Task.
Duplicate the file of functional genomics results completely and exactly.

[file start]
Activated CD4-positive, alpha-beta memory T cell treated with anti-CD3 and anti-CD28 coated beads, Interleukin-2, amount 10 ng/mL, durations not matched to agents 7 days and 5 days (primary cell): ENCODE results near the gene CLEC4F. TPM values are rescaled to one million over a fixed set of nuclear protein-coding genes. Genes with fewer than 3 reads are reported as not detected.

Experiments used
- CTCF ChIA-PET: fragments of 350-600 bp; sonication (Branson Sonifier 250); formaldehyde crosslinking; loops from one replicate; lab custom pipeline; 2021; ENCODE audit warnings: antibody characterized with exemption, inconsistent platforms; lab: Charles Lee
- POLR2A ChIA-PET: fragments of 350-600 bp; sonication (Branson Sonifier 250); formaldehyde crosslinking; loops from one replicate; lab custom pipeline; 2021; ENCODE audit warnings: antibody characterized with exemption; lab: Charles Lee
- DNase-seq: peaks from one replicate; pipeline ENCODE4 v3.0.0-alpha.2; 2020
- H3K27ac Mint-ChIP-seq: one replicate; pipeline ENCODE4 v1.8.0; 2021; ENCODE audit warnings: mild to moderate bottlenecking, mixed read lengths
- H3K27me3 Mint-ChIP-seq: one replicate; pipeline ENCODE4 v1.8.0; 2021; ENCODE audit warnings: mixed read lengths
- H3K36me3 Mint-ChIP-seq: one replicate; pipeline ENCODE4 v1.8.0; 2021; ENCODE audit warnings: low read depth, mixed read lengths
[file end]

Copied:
Activated CD4-positive, alpha-beta memory T cell treated with anti-CD3 and anti-CD28 coated beads, Interleukin-2, amount 10 ng/mL, durations not matched to agents 7 days and 5 days (primary cell): ENCODE results near the gene CLEC4F. TPM values are rescaled to one million over a fixed set of nuclear protein-coding genes. Genes with fewer than 3 reads are reported as not detected.

Experiments used
- CTCF ChIA-PET: fragments of 350-600 bp; sonication (Branson Sonifier 250); formaldehyde crosslinking; loops from one replicate; lab custom pipeline; 2021; ENCODE audit warnings: antibody characterized with exemption, inconsistent platforms; lab: Charles Lee
- POLR2A ChIA-PET: fragments of 350-600 bp; sonication (Branson Sonifier 250); formaldehyde crosslinking; loops from one replicate; lab custom pipeline; 2021; ENCODE audit warnings: antibody characterized with exemption; lab: Charles Lee
- DNase-seq: peaks from one replicate; pipeline ENCODE4 v3.0.0-alpha.2; 2020
- H3K27ac Mint-ChIP-seq: one replicate; pipeline ENCODE4 v1.8.0; 2021; ENCODE audit warnings: mild to moderate bottlenecking, mixed read lengths
- H3K27me3 Mint-ChIP-seq: one replicate; pipeline ENCODE4 v1.8.0; 2021; ENCODE audit warnings: mixed read lengths
- H3K36me3 Mint-ChIP-seq: one replicate; pipeline ENCODE4 v1.8.0; 2021; ENCODE audit warnings: low read depth, mixed read lengths